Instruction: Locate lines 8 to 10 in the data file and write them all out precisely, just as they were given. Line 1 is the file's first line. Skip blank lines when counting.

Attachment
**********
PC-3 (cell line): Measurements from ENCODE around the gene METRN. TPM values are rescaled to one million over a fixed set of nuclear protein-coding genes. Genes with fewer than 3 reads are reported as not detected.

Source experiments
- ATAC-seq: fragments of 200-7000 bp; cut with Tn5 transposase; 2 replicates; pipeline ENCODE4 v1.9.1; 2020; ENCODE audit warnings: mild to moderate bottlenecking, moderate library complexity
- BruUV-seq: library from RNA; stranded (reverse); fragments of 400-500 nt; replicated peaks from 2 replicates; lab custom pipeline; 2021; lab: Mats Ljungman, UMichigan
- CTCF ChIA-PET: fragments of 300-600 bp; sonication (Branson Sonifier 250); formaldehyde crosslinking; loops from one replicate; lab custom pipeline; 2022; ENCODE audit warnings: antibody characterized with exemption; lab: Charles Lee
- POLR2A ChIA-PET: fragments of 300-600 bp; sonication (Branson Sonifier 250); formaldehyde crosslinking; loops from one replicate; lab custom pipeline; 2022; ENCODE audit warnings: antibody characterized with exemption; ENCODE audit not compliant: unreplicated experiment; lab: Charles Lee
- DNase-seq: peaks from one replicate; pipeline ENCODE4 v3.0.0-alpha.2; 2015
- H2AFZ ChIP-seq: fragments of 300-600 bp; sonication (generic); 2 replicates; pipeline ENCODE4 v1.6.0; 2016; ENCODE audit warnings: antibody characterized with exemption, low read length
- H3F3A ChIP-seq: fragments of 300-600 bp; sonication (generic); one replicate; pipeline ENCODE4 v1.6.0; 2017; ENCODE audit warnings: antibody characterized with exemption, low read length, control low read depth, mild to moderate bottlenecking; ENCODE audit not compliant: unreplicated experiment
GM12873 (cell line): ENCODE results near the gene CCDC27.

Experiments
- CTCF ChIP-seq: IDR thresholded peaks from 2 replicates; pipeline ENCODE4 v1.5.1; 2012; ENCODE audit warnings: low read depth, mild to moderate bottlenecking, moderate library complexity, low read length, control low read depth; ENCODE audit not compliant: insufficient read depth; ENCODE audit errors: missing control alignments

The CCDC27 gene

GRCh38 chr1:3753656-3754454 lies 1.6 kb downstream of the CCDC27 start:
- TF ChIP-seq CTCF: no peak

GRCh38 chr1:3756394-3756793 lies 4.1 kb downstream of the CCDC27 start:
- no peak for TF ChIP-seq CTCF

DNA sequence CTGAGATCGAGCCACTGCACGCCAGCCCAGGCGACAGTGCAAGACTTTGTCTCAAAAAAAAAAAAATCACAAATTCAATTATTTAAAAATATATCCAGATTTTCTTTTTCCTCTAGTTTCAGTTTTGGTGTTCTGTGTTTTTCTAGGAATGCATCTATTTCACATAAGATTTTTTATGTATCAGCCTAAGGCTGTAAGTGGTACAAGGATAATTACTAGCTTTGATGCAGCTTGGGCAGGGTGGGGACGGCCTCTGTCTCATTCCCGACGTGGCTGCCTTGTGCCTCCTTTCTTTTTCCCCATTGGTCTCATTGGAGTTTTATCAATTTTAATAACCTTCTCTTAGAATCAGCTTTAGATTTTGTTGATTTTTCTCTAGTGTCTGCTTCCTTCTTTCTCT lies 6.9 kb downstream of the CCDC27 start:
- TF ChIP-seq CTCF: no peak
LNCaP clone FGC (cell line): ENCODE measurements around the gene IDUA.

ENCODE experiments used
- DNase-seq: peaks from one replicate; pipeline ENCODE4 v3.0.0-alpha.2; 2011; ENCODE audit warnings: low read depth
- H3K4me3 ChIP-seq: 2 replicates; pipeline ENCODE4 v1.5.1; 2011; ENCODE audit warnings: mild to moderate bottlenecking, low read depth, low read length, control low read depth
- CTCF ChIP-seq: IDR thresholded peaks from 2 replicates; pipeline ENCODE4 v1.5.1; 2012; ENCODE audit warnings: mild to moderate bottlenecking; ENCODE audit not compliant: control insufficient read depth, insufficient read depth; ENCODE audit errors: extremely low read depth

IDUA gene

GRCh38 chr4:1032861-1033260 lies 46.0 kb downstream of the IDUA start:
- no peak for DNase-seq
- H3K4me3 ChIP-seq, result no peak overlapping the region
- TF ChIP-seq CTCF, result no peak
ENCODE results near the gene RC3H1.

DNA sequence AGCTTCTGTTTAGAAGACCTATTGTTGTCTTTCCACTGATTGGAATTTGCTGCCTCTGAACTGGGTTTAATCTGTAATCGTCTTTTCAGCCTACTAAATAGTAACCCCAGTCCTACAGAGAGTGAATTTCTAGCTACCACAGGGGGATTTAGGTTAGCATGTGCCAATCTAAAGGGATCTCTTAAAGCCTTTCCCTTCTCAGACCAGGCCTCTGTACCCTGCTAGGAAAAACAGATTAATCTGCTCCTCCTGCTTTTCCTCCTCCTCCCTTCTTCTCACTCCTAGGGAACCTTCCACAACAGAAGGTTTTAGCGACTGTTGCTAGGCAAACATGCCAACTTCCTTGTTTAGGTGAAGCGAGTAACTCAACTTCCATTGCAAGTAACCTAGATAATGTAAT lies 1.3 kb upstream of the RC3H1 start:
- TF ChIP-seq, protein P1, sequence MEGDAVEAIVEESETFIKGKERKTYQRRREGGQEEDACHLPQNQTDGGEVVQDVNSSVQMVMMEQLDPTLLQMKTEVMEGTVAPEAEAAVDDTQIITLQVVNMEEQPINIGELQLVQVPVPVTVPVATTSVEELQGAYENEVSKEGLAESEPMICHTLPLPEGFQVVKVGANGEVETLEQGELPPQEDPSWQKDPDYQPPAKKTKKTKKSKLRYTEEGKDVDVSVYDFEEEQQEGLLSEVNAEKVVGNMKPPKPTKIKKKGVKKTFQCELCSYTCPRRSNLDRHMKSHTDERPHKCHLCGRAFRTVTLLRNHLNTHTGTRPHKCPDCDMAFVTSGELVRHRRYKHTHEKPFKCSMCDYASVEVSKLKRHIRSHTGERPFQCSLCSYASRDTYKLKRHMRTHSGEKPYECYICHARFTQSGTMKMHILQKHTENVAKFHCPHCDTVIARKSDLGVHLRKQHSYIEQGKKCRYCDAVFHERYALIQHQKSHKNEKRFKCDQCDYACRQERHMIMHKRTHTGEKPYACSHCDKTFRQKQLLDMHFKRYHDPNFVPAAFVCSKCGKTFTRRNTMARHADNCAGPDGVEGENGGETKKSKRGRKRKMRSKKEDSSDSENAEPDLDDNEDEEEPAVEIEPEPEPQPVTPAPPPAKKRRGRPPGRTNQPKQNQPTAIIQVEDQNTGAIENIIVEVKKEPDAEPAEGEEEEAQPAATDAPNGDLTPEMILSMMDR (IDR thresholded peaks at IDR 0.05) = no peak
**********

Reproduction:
- H2AFZ ChIP-seq: fragments of 300-600 bp; sonication (generic); 2 replicates; pipeline ENCODE4 v1.6.0; 2016; ENCODE audit warnings: antibody characterized with exemption, low read length
- H3F3A ChIP-seq: fragments of 300-600 bp; sonication (generic); one replicate; pipeline ENCODE4 v1.6.0; 2017; ENCODE audit warnings: antibody characterized with exemption, low read length, control low read depth, mild to moderate bottlenecking; ENCODE audit not compliant: unreplicated experiment
GM12873 (cell line): ENCODE results near the gene CCDC27.